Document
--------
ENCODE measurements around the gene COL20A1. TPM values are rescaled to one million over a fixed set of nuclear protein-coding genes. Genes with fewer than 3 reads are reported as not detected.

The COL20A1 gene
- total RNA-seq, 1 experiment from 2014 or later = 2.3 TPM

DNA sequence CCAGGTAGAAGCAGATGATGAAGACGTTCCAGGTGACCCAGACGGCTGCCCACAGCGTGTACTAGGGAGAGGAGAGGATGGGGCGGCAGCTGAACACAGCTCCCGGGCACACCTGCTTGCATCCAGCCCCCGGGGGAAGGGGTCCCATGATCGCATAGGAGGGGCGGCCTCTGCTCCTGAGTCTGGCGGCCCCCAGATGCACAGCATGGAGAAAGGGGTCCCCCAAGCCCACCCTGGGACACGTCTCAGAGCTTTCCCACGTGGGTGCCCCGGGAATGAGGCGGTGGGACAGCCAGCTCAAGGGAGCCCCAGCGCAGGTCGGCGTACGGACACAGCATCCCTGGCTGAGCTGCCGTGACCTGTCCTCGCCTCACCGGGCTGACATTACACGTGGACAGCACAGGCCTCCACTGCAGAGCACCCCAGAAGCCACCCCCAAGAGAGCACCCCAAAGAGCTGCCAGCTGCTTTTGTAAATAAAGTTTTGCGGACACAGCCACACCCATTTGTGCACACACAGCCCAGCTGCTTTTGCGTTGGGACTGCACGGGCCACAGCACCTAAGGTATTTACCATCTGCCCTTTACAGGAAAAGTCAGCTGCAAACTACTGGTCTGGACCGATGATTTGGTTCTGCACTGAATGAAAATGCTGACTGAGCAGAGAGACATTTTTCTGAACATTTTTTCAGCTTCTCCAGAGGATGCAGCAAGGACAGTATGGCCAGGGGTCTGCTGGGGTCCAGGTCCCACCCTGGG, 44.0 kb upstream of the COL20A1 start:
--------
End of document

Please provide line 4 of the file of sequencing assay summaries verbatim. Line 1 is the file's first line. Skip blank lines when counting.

DNA sequence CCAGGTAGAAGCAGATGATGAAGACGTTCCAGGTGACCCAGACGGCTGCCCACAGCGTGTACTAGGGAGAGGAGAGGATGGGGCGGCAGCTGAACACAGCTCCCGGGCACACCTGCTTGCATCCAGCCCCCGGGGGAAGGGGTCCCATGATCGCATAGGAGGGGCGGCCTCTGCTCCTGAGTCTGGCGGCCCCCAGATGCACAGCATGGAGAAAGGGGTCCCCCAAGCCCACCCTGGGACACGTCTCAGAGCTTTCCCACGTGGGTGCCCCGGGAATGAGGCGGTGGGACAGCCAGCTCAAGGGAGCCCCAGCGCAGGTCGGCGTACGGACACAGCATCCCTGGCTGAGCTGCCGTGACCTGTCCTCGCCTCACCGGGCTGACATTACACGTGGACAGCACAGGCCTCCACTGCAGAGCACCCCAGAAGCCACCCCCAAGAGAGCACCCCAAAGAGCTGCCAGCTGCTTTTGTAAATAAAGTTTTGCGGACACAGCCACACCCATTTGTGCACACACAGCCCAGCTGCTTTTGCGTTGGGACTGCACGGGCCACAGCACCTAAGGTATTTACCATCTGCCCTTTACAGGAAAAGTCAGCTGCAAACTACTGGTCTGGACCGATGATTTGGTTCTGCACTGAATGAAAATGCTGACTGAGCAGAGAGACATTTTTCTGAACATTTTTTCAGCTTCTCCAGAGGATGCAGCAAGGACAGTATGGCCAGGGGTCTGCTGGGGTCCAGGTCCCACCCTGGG, 44.0 kb upstream of the COL20A1 start: